Issue certificates for IIS and Exchange with Let's Encrypt

SSL connections are now standard for publicly available websites, and the same should apply to Microsoft Exchange. Let's Encrypt operates a free certificate authority (CA) that not only issues certificates free of charge but also allows automating the renewal requests. This guide goes through the procedure for IIS and Exchange.

The CA of Let's Encrypt issues certificates for individual hosts or subject alternative name (SAN) certificates. There's been support for wildcard certificates since the beginning of 2018. Note that the certificates are only valid for 90 days. Therefore, it is advisable to set up an automatic process for regular renewal.

Numerous ACME clients ^

To verify that applicants control the domains they wish to issue certificates for, Let's Encrypt uses the Automatic Certificate Management Environment (ACME) protocol.

Let's Encrypt itself does not offer its own ACME clients, but there are a number of them for most platforms. Here we use win-acme, a free console program for Windows by Tinus Wouter.

You can copy the ACME client files under the IIS directory

You can copy the ACME client files under the IIS directory

Version 2.0 is currently available as a beta and requires the .NET Framework 4.7.2. In my lab, the tool crashed right at the start; hence, I have used the stable v1.9.12.2 instead. If you want to request wildcard certificates, you need the ACME2 protocol, which this tool supports only from version 2.0 onwards.

Verification requires accessibility via the internet ^

No matter which method of verifying the domain you choose, they all have in common that the fully qualified domain name (FQDN) must be resolvable via a public DNS server and the host must be reachable via the internet on port 80.

This is also true if you decide to verify domain ownership using a file, which the client downloads to the local computer. You have to copy it to the host where it must be accessible for Let's Encrypt.

Using the default website as an example to check the hostname in the HTTP bindings

Using the default website as an example to check the hostname in the HTTP bindings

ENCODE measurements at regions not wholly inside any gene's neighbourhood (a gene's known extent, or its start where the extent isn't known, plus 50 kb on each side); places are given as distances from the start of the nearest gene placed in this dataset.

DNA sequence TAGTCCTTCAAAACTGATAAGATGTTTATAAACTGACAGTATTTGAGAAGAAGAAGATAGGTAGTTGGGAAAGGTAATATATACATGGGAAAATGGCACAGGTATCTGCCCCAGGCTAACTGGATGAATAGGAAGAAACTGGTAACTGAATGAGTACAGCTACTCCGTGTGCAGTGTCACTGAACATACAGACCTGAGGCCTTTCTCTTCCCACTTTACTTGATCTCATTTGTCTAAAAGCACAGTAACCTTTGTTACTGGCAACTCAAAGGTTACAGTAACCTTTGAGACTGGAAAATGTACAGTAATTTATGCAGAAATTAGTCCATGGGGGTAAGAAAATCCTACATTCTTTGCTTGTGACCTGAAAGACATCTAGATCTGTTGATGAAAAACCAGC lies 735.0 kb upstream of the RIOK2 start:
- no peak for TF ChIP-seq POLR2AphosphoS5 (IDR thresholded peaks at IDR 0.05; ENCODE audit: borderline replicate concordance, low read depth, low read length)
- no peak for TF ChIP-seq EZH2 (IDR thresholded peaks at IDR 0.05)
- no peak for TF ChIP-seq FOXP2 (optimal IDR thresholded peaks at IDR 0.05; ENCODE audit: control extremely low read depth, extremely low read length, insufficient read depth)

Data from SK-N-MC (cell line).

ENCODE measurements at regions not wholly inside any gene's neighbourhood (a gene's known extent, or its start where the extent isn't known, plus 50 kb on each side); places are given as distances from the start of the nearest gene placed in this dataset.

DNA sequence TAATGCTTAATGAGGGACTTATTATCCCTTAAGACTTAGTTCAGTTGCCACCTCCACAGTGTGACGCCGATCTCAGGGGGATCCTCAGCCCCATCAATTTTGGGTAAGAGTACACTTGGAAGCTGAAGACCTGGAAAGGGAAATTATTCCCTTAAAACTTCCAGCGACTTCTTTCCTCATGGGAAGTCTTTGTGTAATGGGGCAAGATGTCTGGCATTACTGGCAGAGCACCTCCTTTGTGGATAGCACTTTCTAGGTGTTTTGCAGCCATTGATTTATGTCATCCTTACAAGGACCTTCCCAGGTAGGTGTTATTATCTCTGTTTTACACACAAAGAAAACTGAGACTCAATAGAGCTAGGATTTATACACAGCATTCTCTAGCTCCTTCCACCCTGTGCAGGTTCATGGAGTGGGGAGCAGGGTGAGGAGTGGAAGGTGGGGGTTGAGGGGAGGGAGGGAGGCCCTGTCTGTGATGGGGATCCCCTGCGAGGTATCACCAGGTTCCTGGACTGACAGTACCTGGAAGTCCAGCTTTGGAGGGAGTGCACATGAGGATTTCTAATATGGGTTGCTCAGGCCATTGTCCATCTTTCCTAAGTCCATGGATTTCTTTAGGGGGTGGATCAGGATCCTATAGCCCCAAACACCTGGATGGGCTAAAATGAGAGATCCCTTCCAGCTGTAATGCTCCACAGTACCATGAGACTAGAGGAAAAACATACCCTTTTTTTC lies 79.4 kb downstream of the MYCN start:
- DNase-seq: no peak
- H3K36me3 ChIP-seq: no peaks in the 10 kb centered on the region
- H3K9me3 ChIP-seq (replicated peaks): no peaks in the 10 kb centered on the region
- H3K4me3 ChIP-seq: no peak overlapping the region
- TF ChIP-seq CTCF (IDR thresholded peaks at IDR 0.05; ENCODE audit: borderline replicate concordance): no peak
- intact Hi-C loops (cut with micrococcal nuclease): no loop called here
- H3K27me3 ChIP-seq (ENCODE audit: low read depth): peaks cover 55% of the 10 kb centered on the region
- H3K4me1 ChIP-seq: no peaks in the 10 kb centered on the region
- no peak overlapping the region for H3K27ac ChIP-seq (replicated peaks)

In our example, we let win-acme read the bindings of an IIS site; hence, the ACME client determines the hostnames from the IIS configuration. Therefore, we have to make sure in the IIS Manager that HTTP is bound to the respective FQDN at the desired sites.

Interactive request of the certificate ^

Upon meeting this condition, we start the ACME client called letsencrypt.exe. After confirming the terms of use, this program presents a text-oriented menu from which we select N for a new certificate.

Entry menu of letsencrypt.exe

Entry menu of letsencrypt.exe

We then decide on 3, which is "SAN Certificate for all bindings of multiple IIS sites." Exchange has had two IIS sites since version 2013 that need a certificate. After that, we choose option 3 "[http-01] Create temporary application in IIS" as the method.

Selecting a SAN certificate for all bindings from multiple sites

Selecting a SAN certificate for all bindings from multiple sites

After it successfully issues the certificate, letsencrypt.exe will store it under C:\ProgramData\win-acme\httpsacme-v01.api.letsencrypt.org\.

The ACME client then offers creating a scheduled task for automatic certificate renewal. In a pure IIS environment, you will use this, so the process is now finished at this point.

If everything went well, IIS should now have the certificate installed. If not, you can quickly assign it manually in the IIS Manager.

Assigning a certificate to POP, IMAP, or SMTP ^

If you need the certificate for Exchange, then not all services have a certificate at this point. You could now assign it manually in the web console; instead, we will use the script ExchangeLetsEncrypt.ps1 by Anthony Eden.

It requires two parameters: CertificateImport (for the path to the PFX file Let's Encrypt has generated, usually at C:\ProgramData\¬letsencrypt-win-simple\¬httpsacme-v01.api.letsencrypt.org\) and RDCB (the server's FQDN).

Extending a certificate ^

Because the validity of the certificate is limited to 90 days, you must be careful not to miss its renewal. It is best to set up a scheduled task that should not only contain the ACME client with the renewal parameter but also the PowerShell script mentioned above to assign the certificate to all Exchange services:

The script author provides a batch file (ExchangeInstallLE.bat) that contains these two commands; you only need to adapt it to your own environment.

Renewing a certificate via letsencrypt.exe command line parameters

Renewing a certificate via letsencrypt.exe command line parameters

This ensures immediate reassignment of the renewed certificate to all Exchange services.

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1 Comment
  1. 2k9 3 months ago

    Does the Port 80 has to be open for extending the certificate after 90d? 

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